Beta thoughts

Posted by on Jan 17, 2006 in Customer Experience, Positioning
Beta thoughts

Meanwhile, the Google Video story led us to think more about the “Beta” trend, and especially its deeper implications for branding. Maybe we are witnessing a sea change in the classic art of brand building? It used to be axiomatic that a company’s products had to create definite assurances, and reinforce trust and satisfaction in a certain level of quality right out of the gate. You developed and polished products internally until they measured up to the promise of your brand. You might do a highly controlled “release” in a test market before going live everywhere, to check reactions and fine tune messages—but then everyone’s expectations were properly set.

Marketing Beta versions is a creative, if somewhat risky, tactic in hyper-competitive, hyper-accelerated, impatient online markets where the notion that things are kind of dynamic and changeable anyway is already pretty well understood. Stephen Bryant and Michael Arrington can tell you and point you in the direction of most of what you need to know about the advantages and risks of Beta. But what about the branding piece?

Let’s assume for a moment something that Bryant raises doubts about: that Beta is a strategy with a customer in mind. Some companies—not necessarily Google—might be asking, “Can we get to market earlier with something that isn’t quite finished, and ease customers into the desired experience over time?” This does have the advantage of inviting customer input into the importance or execution of certain features on the road to finalizing the product—and God knows, that process is too frequently a crapshoot for too many marketers.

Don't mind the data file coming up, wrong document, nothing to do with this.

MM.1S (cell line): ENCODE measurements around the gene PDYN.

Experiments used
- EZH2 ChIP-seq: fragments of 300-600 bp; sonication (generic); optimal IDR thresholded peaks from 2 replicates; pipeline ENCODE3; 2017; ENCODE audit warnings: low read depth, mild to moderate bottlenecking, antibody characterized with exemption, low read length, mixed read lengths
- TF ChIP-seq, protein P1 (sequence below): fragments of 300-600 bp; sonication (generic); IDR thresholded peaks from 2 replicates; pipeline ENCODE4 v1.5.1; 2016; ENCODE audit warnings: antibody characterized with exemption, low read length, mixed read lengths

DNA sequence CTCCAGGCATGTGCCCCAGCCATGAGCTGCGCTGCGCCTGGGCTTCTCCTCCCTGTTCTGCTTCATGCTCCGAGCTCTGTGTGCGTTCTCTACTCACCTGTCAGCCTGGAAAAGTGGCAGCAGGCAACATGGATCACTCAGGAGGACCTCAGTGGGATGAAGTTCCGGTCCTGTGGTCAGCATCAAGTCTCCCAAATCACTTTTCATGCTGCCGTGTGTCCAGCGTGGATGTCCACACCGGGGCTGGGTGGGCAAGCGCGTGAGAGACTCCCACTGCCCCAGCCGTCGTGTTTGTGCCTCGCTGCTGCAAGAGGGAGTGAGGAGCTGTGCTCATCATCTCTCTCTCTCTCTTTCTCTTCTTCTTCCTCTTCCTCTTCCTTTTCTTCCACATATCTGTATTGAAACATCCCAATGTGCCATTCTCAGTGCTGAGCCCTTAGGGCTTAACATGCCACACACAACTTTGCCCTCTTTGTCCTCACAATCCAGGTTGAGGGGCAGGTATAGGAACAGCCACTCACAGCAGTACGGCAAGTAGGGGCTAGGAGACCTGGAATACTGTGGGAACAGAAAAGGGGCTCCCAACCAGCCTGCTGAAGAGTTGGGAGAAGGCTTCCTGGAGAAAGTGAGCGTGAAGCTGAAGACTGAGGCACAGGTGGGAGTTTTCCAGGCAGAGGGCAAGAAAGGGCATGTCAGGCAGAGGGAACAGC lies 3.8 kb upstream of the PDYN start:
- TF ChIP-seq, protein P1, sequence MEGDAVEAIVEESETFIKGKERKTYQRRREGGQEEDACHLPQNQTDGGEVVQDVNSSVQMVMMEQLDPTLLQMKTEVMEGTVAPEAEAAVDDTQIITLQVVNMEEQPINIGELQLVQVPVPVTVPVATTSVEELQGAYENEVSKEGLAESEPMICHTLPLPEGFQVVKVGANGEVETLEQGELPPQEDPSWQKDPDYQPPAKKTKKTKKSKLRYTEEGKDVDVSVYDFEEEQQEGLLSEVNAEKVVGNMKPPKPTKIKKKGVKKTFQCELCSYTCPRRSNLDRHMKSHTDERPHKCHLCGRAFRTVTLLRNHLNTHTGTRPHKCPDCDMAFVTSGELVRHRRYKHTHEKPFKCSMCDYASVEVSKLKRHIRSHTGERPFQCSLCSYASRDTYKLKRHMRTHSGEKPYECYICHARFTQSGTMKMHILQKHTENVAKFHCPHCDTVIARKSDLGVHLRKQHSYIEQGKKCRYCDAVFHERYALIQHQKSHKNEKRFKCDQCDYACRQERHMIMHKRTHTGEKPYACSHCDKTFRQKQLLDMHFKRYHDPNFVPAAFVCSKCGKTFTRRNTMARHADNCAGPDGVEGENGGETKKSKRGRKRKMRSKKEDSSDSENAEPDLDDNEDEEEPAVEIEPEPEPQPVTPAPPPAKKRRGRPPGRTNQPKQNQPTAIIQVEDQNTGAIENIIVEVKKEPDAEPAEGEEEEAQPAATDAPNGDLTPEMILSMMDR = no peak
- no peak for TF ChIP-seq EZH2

But this approach might also eventually lower, or at least start to change, the market’s overall expectation of product quality. You no longer have to wait until the model walks out onto the runway in all her stunning beauty. Now you can hang with her back in the dressing room and watch her getting her make-up done. And depending on the product category and the sophistication of the audience, that might be cool.

It’s less polished, less formal, more populist. And those aren’t necessarily bad things. But it also carries the risk of watering down the “promise of performance” that underpins a brand. The emerging philosophy seems to be, “Here, try this out. Maybe you’ll dig it. Tell us what you think. But we’re not making any promises about what it is ultimately going to be—or when.”

And in an even wider context, that seems to fit quite well with our times. All promises are tentative, and when they’re broken, don’t be too disappointed.